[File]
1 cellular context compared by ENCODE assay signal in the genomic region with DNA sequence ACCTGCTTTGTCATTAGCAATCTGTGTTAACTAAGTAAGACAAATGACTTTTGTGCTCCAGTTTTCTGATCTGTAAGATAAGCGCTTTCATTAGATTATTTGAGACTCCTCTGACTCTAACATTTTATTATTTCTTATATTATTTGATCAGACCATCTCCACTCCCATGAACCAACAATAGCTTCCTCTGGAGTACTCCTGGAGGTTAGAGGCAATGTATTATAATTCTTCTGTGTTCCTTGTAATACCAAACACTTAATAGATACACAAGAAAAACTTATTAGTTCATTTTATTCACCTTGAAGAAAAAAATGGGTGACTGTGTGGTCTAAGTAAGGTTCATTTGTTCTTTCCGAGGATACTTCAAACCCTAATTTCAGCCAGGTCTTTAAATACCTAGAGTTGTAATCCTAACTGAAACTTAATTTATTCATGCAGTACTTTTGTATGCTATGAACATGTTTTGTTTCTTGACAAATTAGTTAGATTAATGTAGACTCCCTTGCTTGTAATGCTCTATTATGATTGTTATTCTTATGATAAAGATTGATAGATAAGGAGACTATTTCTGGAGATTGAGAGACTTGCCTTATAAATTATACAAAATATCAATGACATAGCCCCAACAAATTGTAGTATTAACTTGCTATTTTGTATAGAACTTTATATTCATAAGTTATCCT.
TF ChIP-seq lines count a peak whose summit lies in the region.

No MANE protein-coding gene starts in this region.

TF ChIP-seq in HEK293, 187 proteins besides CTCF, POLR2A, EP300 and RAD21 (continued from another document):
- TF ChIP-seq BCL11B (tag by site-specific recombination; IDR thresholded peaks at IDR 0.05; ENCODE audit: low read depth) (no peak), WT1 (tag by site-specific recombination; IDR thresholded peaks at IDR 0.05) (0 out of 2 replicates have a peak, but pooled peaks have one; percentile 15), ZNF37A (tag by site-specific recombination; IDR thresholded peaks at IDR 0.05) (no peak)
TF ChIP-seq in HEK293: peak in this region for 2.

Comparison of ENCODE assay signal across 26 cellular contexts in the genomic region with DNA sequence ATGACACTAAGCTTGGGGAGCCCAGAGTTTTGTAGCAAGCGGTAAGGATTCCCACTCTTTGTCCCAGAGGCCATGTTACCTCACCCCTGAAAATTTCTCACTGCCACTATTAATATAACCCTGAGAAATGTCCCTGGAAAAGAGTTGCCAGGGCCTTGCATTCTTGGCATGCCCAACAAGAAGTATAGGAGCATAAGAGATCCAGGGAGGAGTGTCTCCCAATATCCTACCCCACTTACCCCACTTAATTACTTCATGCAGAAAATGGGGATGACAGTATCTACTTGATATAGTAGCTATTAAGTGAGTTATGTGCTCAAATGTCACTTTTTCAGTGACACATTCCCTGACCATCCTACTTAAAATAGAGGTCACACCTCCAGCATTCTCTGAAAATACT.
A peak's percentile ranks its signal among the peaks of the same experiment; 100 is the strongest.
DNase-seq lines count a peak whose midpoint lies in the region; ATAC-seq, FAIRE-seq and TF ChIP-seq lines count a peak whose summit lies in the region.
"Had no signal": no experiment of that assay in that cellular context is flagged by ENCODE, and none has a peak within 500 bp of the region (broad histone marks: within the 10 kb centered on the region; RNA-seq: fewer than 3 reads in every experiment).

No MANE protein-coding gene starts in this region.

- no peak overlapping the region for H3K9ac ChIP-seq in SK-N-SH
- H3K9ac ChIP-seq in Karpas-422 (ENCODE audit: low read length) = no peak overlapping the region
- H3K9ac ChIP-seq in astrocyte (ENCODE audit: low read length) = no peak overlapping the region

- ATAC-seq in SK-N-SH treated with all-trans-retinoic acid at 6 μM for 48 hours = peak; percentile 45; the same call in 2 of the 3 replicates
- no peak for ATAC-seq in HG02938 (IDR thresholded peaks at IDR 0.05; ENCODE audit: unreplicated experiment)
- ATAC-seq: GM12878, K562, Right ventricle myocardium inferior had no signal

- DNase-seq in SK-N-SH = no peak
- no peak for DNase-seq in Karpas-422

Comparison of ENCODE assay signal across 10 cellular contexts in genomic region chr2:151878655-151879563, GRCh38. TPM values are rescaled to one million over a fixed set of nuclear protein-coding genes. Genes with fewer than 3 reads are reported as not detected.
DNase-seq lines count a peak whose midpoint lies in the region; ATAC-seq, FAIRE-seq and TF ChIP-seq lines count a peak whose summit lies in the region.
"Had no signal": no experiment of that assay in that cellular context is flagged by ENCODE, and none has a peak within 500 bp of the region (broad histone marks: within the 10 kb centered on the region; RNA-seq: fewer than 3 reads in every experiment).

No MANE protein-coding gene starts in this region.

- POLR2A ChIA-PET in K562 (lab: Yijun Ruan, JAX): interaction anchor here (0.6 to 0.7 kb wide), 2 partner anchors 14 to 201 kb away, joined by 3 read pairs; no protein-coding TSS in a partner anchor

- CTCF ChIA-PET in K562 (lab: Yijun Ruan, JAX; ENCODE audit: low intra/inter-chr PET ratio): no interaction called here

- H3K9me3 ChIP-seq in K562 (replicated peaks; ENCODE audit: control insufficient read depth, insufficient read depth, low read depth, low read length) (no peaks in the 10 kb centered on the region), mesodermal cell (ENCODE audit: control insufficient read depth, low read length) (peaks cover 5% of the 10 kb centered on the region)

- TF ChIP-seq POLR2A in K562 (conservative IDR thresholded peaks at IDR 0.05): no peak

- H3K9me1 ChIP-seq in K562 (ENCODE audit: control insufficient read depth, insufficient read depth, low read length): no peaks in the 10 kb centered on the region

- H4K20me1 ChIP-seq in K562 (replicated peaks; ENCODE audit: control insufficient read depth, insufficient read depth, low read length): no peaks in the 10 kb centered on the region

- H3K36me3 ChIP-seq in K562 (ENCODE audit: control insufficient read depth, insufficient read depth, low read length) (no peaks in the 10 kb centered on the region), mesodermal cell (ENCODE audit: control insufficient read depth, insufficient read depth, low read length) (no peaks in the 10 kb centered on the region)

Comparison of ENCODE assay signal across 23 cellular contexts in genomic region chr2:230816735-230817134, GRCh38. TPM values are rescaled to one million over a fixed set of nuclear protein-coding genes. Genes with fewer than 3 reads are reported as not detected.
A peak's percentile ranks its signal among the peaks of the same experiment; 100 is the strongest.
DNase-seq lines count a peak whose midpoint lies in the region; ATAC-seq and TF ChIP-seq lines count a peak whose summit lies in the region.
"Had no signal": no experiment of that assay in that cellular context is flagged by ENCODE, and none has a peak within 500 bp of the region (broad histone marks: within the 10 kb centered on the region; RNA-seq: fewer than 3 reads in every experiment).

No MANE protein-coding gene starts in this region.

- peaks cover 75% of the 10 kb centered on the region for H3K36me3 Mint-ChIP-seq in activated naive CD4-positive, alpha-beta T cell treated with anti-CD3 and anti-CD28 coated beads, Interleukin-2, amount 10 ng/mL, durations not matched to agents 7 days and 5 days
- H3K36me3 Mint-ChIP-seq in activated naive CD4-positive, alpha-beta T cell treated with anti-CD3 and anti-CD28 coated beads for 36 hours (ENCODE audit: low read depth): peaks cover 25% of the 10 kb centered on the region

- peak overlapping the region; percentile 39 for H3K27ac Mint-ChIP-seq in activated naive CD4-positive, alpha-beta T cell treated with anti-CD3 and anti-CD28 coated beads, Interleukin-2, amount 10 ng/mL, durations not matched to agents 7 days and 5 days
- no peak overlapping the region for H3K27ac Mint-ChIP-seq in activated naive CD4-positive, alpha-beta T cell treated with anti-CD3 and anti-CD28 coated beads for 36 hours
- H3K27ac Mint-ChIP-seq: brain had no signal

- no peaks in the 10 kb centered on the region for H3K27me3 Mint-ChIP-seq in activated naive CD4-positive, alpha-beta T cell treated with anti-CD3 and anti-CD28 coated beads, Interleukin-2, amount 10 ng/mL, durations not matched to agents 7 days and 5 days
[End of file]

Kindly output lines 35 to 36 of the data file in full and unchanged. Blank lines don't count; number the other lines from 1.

No MANE protein-coding gene starts in this region.

- peaks cover 75% of the 10 kb centered on the region for H3K36me3 Mint-ChIP-seq in activated naive CD4-positive, alpha-beta T cell treated with anti-CD3 and anti-CD28 coated beads, Interleukin-2, amount 10 ng/mL, durations not matched to agents 7 days and 5 days